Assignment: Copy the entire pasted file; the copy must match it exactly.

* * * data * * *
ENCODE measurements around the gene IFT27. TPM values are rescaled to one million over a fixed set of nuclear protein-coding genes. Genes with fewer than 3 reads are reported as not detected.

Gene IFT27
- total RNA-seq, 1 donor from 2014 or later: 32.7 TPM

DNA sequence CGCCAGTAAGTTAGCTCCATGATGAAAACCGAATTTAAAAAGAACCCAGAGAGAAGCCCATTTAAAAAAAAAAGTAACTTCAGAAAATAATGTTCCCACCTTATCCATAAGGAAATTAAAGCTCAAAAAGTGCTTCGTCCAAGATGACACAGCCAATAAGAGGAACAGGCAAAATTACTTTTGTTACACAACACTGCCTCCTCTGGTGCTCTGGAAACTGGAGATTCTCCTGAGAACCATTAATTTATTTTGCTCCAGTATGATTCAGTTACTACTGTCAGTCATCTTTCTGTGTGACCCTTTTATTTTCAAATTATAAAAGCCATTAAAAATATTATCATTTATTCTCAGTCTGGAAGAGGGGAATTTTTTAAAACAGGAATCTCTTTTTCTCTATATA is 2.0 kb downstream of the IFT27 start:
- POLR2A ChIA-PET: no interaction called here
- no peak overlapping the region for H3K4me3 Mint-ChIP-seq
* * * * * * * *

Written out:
ENCODE measurements around the gene IFT27. TPM values are rescaled to one million over a fixed set of nuclear protein-coding genes. Genes with fewer than 3 reads are reported as not detected.

Gene IFT27
- total RNA-seq, 1 donor from 2014 or later: 32.7 TPM

DNA sequence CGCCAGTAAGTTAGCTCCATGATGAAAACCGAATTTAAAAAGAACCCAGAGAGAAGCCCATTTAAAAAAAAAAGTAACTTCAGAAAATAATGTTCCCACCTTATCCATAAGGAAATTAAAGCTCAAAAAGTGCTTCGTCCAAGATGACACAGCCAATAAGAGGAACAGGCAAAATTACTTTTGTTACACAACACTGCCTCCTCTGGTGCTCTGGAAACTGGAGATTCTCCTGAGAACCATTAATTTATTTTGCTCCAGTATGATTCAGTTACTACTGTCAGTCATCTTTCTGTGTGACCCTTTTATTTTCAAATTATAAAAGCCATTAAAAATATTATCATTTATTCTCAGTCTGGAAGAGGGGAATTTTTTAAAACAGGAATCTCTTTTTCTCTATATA is 2.0 kb downstream of the IFT27 start:
- POLR2A ChIA-PET: no interaction called here
- no peak overlapping the region for H3K4me3 Mint-ChIP-seq